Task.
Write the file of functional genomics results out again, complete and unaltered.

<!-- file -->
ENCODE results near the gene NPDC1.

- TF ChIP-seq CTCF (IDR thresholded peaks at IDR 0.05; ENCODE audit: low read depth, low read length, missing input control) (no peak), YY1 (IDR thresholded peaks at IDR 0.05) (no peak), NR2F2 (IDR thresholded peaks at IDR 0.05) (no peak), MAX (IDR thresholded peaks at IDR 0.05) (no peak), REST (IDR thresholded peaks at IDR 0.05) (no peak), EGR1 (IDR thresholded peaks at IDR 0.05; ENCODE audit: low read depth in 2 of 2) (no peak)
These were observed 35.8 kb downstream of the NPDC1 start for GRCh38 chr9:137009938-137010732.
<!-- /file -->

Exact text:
ENCODE results near the gene NPDC1.

- TF ChIP-seq CTCF (IDR thresholded peaks at IDR 0.05; ENCODE audit: low read depth, low read length, missing input control) (no peak), YY1 (IDR thresholded peaks at IDR 0.05) (no peak), NR2F2 (IDR thresholded peaks at IDR 0.05) (no peak), MAX (IDR thresholded peaks at IDR 0.05) (no peak), REST (IDR thresholded peaks at IDR 0.05) (no peak), EGR1 (IDR thresholded peaks at IDR 0.05; ENCODE audit: low read depth in 2 of 2) (no peak)
These were observed 35.8 kb downstream of the NPDC1 start for GRCh38 chr9:137009938-137010732.